14 million Americans live in extremely poor neighborhoods

Nearly 14 million Americans live in extremely poor neighborhoods, more than twice as many as in 2000.

The economic downturn in the early 2000s, which was followed by slow job growth and then the Great Recession, sent the poverty rate soaring. The growing concentration of poverty is closely linked to the availability of affordable housing, the report from Brookings Institution's Metropolitan Policy Program found.

In 2000, there were just over 2,000 Census tracts with concentrated rates of poverty -- where 40% or more of residents are poor. in the period between 2010 and 2014, that number had grown to nearly 4,200. Brookings compared data from the 2000 decennial Census and from the American Community Survey that looked at 2010 through 2014.

Poverty often becomes concentrated in neighborhoods with blocks of public or subsidized housing. Also, it can happen when middle income families move away, leaving the poor behind, said study co-author Elizabeth Kneebone, a Brookings fellow. Or, working class neighborhoods can slide into concentrated poverty if the local economy goes south and residents lose their jobs.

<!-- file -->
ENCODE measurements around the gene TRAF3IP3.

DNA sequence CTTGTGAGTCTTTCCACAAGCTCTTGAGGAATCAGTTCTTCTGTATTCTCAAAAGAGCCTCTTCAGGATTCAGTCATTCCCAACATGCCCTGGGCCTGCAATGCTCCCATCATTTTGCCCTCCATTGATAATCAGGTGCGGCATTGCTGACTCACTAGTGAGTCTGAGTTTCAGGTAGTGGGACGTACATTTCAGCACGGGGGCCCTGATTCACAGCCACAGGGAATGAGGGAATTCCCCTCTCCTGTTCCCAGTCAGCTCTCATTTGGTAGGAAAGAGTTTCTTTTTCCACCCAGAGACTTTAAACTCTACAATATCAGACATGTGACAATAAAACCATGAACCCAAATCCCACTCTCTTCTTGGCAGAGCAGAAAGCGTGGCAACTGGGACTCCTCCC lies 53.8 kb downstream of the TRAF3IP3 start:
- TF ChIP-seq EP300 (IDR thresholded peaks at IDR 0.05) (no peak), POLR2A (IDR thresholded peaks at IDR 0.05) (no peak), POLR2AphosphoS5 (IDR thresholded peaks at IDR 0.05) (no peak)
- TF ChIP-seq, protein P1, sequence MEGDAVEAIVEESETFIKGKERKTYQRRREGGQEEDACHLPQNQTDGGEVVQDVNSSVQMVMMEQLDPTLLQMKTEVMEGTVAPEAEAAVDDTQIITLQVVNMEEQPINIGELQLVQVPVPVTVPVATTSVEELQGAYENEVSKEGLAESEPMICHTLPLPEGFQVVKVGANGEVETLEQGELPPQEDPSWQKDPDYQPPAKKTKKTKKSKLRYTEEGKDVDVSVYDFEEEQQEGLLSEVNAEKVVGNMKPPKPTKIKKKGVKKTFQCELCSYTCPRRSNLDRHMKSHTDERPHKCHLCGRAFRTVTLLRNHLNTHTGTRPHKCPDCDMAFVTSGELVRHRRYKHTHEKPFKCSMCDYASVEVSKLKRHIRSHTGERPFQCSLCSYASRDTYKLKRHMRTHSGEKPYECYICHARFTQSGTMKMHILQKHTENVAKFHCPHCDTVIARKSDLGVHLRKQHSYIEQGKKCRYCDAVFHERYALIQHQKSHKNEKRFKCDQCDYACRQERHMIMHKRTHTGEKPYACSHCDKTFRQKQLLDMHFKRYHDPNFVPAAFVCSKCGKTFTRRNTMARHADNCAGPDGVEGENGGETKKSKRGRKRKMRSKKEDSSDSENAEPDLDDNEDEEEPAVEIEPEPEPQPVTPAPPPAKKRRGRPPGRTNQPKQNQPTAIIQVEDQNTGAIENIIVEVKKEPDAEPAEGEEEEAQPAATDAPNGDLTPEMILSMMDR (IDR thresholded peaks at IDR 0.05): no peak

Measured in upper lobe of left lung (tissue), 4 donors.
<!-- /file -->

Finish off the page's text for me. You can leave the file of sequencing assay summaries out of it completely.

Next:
A growing body of research shows that one's chances of getting ahead in America depends on where one grew up. For instance, young children who moved to better neighborhoods had higher incomes as young adults. This is particularly true for boys, Harvard researchers Raj Chetty and Nathaniel Hendren found.

Suburban neighborhoods fell into deep poverty at more than double the rate of cities, according to Brookings. Almost three times as many people lived in concentrated suburban poverty in 2010-14 than in 2000. Also, a growing number of suburban neighborhoods are on the cusp of extreme poverty.
Lower income Americans have been flocking to the suburbs in recent years, following the jobs in construction, retail and restaurants that relocated there. But the suburbs lack the transportation, social services and affordable housing to help lift poor residents up the income ladder, Kneebone said. And those who lose their jobs become stuck in poverty there.

Blacks and Hispanics are more likely to live in concentrated poverty than whites, the study found.

Whites make up 44% of the nation's poor, but account for just 18% of the poor people living in concentrated poverty. Poor blacks are almost five times as likely to live in extremely poor neighborhoods as whites, and poor Hispanics are more than three times as likely.